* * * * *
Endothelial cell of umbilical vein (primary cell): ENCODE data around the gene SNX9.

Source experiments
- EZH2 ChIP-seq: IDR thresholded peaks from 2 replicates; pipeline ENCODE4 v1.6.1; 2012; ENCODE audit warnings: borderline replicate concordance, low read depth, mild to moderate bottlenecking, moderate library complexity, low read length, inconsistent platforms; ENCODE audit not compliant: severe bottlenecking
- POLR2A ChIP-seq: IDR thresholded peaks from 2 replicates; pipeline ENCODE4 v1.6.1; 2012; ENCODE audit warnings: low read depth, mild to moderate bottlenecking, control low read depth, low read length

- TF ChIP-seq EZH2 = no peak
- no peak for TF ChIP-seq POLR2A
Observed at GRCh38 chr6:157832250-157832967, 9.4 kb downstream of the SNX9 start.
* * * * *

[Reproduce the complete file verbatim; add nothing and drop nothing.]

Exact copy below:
Endothelial cell of umbilical vein (primary cell): ENCODE data around the gene SNX9.

Source experiments
- EZH2 ChIP-seq: IDR thresholded peaks from 2 replicates; pipeline ENCODE4 v1.6.1; 2012; ENCODE audit warnings: borderline replicate concordance, low read depth, mild to moderate bottlenecking, moderate library complexity, low read length, inconsistent platforms; ENCODE audit not compliant: severe bottlenecking
- POLR2A ChIP-seq: IDR thresholded peaks from 2 replicates; pipeline ENCODE4 v1.6.1; 2012; ENCODE audit warnings: low read depth, mild to moderate bottlenecking, control low read depth, low read length

- TF ChIP-seq EZH2 = no peak
- no peak for TF ChIP-seq POLR2A
Observed at GRCh38 chr6:157832250-157832967, 9.4 kb downstream of the SNX9 start.